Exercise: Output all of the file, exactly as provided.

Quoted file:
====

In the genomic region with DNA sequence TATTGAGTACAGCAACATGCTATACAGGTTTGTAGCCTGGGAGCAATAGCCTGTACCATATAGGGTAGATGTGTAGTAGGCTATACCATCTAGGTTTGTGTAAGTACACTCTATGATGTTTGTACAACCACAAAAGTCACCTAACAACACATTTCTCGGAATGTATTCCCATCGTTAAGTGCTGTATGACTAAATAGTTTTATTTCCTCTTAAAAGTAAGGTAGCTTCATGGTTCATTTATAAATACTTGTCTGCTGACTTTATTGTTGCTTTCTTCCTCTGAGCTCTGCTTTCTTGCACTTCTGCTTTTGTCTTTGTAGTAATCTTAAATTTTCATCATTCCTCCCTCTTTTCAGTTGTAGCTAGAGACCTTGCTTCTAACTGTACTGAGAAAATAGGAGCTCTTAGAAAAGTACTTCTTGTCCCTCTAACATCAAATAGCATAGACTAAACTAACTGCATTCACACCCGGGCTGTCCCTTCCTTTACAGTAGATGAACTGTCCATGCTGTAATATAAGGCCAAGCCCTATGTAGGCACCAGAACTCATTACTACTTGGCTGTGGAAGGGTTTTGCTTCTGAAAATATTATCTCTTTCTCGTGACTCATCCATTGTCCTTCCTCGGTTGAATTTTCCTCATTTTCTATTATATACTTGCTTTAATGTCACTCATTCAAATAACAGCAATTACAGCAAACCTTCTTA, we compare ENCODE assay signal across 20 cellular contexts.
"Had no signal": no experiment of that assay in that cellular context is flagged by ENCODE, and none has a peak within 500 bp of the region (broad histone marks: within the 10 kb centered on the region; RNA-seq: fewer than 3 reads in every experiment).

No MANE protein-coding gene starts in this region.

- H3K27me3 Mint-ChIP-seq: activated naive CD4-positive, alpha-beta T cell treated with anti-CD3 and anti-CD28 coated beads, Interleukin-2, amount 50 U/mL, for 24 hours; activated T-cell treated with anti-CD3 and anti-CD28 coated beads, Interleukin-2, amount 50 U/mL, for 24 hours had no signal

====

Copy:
In the genomic region with DNA sequence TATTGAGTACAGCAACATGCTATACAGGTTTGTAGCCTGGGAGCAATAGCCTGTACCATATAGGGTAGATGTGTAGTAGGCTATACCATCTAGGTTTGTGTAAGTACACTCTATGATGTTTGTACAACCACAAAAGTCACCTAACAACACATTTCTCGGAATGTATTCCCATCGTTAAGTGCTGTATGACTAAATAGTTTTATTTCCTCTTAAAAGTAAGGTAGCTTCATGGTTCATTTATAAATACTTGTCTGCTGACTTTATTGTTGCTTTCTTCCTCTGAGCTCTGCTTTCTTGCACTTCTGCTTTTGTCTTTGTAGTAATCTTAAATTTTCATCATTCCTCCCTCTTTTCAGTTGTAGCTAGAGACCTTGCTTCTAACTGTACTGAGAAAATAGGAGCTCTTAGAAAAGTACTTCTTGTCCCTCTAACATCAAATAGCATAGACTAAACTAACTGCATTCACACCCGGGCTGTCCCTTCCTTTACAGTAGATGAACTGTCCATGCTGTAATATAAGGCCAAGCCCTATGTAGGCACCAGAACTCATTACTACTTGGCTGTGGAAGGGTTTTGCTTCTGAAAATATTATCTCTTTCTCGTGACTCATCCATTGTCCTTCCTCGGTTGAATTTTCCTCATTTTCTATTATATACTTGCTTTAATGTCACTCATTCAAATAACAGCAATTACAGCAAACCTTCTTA, we compare ENCODE assay signal across 20 cellular contexts.
"Had no signal": no experiment of that assay in that cellular context is flagged by ENCODE, and none has a peak within 500 bp of the region (broad histone marks: within the 10 kb centered on the region; RNA-seq: fewer than 3 reads in every experiment).

No MANE protein-coding gene starts in this region.

- H3K27me3 Mint-ChIP-seq: activated naive CD4-positive, alpha-beta T cell treated with anti-CD3 and anti-CD28 coated beads, Interleukin-2, amount 50 U/mL, for 24 hours; activated T-cell treated with anti-CD3 and anti-CD28 coated beads, Interleukin-2, amount 50 U/mL, for 24 hours had no signal